So, into the food processor went the raw (You could roast them first, but I didn’t want to take the time…) red peppers, with just a little bit of water (maybe ⅛ cup) to smooth the processing. A few seconds of whirr later, I had a lovely red pepper puree that I seasoned with salt, pepper, and a spice blend that The Unicorn brought back from Turkey, so I can’t tell you where to buy it, but honestly, any Italian or Mediterranean spice blend would work equally well in this case. Just think about what your other toppings will be and act accordingly. (If you have specific questions about what spice blend to use, ask me in the comments and I’ll be happy to advise.) Make it taste good.

A note in case you’re ready for action RIGHT NOW with tomatoes in the house: You can absolutely make a fresh tomato puree if you have great tomatoes on hand, but just leave out the water, which is totally unnecessary in that case. If you hate tomato skins, go ahead and blanch them in boiling water for a minute or two, then plunge them into ice water for 30 seconds, then peel them before the puree, but honestly, tomato skin isn’t going to kill you, and that’s a giant waste of water. It’s your planet, too, after all.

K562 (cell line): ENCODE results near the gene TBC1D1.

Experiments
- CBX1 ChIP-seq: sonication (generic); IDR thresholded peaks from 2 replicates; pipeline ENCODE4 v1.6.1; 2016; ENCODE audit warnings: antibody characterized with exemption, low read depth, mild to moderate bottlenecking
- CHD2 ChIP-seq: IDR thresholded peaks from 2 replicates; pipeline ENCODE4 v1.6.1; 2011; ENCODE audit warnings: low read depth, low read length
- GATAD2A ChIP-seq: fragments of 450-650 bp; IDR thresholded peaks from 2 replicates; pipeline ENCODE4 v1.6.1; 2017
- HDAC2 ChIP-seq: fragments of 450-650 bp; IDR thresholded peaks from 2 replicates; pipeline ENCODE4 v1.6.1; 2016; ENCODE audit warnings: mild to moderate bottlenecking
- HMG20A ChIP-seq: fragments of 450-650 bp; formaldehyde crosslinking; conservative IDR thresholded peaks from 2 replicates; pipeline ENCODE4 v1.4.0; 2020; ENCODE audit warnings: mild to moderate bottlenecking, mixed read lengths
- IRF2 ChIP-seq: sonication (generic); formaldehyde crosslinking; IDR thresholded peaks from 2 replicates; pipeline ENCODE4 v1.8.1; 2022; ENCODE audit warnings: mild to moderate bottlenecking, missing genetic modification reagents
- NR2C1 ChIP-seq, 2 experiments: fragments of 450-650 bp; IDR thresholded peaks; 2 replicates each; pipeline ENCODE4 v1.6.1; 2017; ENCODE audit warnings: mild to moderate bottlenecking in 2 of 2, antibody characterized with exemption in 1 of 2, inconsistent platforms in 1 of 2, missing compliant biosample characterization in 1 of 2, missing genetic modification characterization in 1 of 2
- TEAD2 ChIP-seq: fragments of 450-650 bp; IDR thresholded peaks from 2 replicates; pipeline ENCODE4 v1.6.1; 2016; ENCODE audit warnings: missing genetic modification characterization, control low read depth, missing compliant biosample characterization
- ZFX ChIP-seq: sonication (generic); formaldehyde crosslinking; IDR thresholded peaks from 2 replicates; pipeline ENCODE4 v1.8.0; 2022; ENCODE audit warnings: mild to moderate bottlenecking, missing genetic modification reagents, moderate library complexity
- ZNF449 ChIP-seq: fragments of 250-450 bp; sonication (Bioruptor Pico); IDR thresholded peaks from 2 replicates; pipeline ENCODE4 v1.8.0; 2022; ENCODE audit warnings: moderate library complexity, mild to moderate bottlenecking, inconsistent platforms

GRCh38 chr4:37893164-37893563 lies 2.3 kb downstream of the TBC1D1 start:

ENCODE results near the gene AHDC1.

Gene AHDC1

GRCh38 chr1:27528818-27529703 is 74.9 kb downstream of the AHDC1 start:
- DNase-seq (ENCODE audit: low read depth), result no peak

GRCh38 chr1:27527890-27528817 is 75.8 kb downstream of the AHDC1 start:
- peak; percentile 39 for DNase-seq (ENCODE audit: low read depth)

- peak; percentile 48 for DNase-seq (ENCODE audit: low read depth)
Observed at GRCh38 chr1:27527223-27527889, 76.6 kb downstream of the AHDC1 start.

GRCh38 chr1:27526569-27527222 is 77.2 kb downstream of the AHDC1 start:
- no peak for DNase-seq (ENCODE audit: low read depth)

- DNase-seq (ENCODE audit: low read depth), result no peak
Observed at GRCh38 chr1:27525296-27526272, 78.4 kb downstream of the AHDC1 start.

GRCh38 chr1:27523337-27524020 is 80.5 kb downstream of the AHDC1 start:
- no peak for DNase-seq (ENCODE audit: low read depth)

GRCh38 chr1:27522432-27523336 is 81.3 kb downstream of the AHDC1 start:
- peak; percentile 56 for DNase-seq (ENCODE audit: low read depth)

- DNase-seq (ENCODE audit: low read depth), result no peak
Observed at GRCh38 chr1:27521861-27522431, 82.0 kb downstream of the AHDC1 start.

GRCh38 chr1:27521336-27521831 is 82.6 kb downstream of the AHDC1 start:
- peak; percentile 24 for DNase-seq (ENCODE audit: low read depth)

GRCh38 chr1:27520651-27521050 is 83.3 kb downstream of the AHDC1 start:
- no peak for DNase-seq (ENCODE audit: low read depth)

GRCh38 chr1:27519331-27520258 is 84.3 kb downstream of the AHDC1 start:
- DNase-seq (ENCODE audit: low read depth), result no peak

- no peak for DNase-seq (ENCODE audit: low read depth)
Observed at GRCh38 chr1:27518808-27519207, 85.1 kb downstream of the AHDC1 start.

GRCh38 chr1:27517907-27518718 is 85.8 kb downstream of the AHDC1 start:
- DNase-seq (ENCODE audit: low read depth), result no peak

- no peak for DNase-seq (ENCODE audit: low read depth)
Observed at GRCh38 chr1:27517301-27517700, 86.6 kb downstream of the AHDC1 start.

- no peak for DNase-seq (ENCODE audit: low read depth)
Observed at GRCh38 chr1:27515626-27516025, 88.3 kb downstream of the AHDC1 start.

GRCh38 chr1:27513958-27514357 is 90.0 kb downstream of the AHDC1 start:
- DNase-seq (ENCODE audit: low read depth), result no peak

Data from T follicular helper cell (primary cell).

I simmered the puree on the stove until it was hot and bubbly, but honestly, that was probably an unnecessary step—after all, it was going to get plenty hot on the pizza crust as it baked. Still, it made me feel like I was making a sauce, rather than just slapping baby food (OK, OK, I know, the pesticides…it’s a metaphor! No babies were poisoned in the development of this blog post!) on my pie.

Simmering sauce